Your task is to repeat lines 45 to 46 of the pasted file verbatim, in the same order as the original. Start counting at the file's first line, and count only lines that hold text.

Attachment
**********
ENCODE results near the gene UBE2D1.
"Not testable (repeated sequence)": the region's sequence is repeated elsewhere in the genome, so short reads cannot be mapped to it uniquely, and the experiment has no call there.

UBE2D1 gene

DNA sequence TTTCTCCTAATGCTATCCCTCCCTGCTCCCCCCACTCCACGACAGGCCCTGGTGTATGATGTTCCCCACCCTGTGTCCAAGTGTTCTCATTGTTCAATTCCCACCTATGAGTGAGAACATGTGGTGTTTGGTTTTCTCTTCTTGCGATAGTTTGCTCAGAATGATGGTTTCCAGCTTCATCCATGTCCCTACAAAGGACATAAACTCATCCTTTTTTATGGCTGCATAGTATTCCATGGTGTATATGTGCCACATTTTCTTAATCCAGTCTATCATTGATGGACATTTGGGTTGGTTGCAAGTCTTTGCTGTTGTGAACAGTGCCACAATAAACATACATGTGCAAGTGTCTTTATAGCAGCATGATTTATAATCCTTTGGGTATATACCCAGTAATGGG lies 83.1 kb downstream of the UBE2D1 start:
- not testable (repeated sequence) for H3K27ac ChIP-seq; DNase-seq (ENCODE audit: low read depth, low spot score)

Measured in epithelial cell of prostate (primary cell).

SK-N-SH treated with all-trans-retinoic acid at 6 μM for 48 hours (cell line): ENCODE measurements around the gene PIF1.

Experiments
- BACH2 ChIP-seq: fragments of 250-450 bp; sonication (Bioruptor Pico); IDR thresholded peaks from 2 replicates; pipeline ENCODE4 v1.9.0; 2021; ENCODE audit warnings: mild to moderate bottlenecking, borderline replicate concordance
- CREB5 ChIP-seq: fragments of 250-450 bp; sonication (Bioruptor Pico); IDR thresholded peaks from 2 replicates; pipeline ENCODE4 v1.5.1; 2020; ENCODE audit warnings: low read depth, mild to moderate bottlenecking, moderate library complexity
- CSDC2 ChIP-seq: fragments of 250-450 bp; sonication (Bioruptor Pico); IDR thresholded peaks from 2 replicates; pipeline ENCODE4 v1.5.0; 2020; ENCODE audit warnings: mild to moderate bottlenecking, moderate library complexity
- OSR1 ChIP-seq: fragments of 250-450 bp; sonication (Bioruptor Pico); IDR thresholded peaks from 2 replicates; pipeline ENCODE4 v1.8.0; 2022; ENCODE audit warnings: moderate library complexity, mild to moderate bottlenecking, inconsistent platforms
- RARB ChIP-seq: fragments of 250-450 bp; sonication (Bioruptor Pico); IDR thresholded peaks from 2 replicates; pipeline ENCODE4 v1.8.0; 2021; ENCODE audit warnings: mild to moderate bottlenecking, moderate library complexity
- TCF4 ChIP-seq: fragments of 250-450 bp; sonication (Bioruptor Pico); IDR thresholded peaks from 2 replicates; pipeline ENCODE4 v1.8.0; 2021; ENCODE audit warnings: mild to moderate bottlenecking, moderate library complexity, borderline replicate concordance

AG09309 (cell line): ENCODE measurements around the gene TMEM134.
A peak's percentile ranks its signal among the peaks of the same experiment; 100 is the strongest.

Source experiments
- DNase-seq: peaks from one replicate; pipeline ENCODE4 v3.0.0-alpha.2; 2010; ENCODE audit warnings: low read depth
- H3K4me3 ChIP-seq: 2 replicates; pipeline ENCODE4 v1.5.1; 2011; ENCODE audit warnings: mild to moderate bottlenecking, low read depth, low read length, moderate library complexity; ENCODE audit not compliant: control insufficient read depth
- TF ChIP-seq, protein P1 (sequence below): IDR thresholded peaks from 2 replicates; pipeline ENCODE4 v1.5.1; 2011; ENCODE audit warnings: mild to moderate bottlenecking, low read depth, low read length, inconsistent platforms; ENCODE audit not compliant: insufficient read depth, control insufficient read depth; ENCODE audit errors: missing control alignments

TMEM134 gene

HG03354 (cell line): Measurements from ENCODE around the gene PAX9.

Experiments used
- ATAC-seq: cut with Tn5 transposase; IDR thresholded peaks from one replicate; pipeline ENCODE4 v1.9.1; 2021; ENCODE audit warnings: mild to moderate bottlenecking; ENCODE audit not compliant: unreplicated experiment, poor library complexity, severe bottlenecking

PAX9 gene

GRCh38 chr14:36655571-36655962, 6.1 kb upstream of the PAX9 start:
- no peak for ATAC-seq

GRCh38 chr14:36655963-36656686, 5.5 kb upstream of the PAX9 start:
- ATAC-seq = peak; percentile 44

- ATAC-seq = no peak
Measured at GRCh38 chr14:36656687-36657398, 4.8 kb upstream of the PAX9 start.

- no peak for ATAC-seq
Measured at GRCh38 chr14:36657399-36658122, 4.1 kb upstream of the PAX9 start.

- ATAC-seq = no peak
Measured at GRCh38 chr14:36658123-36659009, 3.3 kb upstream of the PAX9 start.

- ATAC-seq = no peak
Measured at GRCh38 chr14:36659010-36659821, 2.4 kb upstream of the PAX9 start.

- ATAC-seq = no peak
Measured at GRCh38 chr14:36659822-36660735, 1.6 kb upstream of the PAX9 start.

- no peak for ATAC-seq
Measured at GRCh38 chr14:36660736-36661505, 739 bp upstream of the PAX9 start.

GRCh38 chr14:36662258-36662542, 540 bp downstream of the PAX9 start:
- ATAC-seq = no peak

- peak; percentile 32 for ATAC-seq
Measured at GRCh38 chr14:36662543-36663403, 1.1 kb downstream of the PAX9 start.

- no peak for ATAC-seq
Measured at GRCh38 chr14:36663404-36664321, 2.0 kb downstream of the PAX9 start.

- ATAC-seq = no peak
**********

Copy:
Measured at GRCh38 chr14:36662543-36663403, 1.1 kb downstream of the PAX9 start.

- no peak for ATAC-seq